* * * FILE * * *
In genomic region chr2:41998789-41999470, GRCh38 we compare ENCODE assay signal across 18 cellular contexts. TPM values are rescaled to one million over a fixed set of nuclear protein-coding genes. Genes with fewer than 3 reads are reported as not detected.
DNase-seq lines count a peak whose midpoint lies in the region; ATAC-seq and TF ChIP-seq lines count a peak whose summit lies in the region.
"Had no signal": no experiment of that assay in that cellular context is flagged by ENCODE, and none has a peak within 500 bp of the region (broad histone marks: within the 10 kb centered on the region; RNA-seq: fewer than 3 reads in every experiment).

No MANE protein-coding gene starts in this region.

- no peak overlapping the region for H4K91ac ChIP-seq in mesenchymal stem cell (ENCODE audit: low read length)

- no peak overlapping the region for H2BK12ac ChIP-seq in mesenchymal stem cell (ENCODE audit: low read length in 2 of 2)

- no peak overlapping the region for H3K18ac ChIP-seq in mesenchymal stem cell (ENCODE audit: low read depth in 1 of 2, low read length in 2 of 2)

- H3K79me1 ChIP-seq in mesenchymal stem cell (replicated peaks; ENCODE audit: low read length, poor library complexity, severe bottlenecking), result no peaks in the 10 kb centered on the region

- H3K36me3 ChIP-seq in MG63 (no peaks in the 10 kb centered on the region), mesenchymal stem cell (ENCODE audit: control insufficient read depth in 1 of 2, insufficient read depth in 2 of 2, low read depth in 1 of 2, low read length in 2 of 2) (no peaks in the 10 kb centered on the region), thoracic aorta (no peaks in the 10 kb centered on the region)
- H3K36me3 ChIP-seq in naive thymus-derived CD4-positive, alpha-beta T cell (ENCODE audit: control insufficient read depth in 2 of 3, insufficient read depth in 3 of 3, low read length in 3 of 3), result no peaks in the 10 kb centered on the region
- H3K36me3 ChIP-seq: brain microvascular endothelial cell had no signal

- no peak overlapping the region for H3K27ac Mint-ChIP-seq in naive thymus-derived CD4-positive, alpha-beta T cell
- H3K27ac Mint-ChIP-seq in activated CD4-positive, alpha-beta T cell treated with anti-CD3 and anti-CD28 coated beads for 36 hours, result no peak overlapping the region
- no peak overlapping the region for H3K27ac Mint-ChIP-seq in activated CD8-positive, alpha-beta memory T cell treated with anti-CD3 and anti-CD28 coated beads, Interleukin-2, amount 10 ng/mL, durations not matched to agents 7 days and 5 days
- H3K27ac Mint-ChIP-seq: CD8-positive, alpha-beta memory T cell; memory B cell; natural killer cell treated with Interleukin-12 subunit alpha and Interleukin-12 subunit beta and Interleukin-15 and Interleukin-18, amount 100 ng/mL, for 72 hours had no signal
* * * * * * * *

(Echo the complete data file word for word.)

In genomic region chr2:41998789-41999470, GRCh38 we compare ENCODE assay signal across 18 cellular contexts. TPM values are rescaled to one million over a fixed set of nuclear protein-coding genes. Genes with fewer than 3 reads are reported as not detected.
DNase-seq lines count a peak whose midpoint lies in the region; ATAC-seq and TF ChIP-seq lines count a peak whose summit lies in the region.
"Had no signal": no experiment of that assay in that cellular context is flagged by ENCODE, and none has a peak within 500 bp of the region (broad histone marks: within the 10 kb centered on the region; RNA-seq: fewer than 3 reads in every experiment).

No MANE protein-coding gene starts in this region.

- no peak overlapping the region for H4K91ac ChIP-seq in mesenchymal stem cell (ENCODE audit: low read length)

- no peak overlapping the region for H2BK12ac ChIP-seq in mesenchymal stem cell (ENCODE audit: low read length in 2 of 2)

- no peak overlapping the region for H3K18ac ChIP-seq in mesenchymal stem cell (ENCODE audit: low read depth in 1 of 2, low read length in 2 of 2)

- H3K79me1 ChIP-seq in mesenchymal stem cell (replicated peaks; ENCODE audit: low read length, poor library complexity, severe bottlenecking), result no peaks in the 10 kb centered on the region

- H3K36me3 ChIP-seq in MG63 (no peaks in the 10 kb centered on the region), mesenchymal stem cell (ENCODE audit: control insufficient read depth in 1 of 2, insufficient read depth in 2 of 2, low read depth in 1 of 2, low read length in 2 of 2) (no peaks in the 10 kb centered on the region), thoracic aorta (no peaks in the 10 kb centered on the region)
- H3K36me3 ChIP-seq in naive thymus-derived CD4-positive, alpha-beta T cell (ENCODE audit: control insufficient read depth in 2 of 3, insufficient read depth in 3 of 3, low read length in 3 of 3), result no peaks in the 10 kb centered on the region
- H3K36me3 ChIP-seq: brain microvascular endothelial cell had no signal

- no peak overlapping the region for H3K27ac Mint-ChIP-seq in naive thymus-derived CD4-positive, alpha-beta T cell
- H3K27ac Mint-ChIP-seq in activated CD4-positive, alpha-beta T cell treated with anti-CD3 and anti-CD28 coated beads for 36 hours, result no peak overlapping the region
- no peak overlapping the region for H3K27ac Mint-ChIP-seq in activated CD8-positive, alpha-beta memory T cell treated with anti-CD3 and anti-CD28 coated beads, Interleukin-2, amount 10 ng/mL, durations not matched to agents 7 days and 5 days
- H3K27ac Mint-ChIP-seq: CD8-positive, alpha-beta memory T cell; memory B cell; natural killer cell treated with Interleukin-12 subunit alpha and Interleukin-12 subunit beta and Interleukin-15 and Interleukin-18, amount 100 ng/mL, for 72 hours had no signal